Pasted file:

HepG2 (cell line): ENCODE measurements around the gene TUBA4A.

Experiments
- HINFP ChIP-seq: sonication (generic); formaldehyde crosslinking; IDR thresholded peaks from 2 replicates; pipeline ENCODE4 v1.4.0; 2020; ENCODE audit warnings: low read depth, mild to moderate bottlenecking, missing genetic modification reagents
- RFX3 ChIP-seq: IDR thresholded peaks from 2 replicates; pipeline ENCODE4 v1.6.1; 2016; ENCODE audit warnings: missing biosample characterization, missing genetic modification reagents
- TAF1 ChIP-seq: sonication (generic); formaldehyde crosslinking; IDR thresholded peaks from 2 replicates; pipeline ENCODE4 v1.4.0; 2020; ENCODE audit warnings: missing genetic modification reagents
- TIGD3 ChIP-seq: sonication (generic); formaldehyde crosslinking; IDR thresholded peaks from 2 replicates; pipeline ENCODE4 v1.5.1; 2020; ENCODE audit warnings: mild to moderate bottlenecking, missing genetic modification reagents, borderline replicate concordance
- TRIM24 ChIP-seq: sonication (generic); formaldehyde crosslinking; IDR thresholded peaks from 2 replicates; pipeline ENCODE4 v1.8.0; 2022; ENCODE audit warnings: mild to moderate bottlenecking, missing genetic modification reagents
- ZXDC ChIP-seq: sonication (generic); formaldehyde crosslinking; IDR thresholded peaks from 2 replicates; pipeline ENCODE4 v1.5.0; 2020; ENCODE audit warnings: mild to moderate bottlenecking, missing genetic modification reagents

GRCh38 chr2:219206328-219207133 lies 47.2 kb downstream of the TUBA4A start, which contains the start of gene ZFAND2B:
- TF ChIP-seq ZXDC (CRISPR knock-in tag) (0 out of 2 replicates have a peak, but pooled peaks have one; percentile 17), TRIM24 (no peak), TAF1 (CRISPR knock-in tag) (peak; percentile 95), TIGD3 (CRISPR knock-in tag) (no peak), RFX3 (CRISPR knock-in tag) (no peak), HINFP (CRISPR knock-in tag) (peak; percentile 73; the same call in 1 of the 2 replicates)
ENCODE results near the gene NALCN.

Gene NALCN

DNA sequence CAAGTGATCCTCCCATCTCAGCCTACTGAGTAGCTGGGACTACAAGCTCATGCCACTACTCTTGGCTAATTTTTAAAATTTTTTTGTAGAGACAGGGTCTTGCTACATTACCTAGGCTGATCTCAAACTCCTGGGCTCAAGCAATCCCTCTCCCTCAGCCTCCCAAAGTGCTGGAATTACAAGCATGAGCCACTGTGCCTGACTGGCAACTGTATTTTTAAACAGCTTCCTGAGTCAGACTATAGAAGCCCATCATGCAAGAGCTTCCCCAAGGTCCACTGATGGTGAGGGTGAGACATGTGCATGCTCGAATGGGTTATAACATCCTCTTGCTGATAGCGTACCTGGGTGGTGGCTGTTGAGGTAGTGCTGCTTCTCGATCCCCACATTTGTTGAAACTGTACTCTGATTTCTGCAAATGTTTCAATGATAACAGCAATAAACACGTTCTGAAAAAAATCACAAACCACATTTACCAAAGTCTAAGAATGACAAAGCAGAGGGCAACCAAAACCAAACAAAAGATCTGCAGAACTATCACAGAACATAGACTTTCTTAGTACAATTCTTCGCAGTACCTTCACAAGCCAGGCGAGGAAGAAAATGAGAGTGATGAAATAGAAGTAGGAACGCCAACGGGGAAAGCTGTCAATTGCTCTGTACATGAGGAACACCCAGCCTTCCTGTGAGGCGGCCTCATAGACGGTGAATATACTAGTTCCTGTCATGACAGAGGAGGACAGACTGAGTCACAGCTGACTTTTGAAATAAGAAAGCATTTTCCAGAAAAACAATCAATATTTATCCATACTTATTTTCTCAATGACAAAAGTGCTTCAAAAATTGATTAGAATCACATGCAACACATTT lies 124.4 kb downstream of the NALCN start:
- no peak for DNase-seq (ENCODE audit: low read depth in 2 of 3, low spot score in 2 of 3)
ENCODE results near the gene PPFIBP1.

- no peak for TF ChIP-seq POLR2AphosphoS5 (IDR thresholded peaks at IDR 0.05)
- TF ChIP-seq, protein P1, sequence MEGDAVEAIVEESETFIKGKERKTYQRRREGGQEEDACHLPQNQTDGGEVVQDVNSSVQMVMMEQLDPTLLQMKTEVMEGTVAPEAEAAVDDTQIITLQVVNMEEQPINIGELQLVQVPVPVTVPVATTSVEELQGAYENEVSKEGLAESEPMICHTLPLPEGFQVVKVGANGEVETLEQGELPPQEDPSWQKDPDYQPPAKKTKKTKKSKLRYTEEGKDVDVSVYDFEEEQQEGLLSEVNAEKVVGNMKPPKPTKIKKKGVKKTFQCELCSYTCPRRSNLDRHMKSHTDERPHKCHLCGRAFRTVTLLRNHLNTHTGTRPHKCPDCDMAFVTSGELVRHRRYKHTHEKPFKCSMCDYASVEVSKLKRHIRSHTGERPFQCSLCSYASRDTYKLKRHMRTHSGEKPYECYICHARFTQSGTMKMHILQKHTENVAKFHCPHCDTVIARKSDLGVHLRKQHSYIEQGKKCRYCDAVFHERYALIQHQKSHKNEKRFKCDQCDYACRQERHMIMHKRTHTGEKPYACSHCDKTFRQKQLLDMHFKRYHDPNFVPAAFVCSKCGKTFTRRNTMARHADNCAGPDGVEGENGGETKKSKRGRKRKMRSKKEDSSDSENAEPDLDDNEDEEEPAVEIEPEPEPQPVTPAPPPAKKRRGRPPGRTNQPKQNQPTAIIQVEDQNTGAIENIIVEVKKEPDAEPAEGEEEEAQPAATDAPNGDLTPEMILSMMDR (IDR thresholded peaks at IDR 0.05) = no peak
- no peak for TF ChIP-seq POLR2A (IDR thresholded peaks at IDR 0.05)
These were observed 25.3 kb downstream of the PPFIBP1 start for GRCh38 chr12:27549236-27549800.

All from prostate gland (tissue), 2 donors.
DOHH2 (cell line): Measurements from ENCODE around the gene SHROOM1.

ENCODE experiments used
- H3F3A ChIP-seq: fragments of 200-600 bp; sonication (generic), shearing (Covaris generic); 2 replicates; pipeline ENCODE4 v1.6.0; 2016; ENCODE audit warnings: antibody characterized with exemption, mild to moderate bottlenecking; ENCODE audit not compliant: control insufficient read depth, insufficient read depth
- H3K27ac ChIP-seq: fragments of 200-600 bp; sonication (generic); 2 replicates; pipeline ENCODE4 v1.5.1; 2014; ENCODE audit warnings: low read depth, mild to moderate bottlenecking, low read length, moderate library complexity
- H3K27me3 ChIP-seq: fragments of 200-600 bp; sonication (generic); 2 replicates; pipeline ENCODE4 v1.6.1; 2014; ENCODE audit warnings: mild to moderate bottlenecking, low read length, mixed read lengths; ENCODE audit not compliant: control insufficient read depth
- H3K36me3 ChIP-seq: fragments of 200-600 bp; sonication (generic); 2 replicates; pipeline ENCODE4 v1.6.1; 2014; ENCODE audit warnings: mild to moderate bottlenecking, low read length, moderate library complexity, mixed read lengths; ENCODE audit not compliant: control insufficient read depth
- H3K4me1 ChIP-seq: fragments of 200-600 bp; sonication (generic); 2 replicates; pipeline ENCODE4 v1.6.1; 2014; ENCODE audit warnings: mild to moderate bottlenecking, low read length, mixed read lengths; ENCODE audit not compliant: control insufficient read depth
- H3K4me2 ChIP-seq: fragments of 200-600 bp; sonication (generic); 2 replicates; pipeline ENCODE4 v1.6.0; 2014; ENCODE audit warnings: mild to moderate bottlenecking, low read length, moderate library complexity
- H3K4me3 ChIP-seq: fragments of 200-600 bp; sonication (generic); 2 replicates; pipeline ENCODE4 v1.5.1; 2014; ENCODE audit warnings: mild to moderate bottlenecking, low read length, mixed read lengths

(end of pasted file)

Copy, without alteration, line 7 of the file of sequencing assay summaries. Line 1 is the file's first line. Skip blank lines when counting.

- TRIM24 ChIP-seq: sonication (generic); formaldehyde crosslinking; IDR thresholded peaks from 2 replicates; pipeline ENCODE4 v1.8.0; 2022; ENCODE audit warnings: mild to moderate bottlenecking, missing genetic modification reagents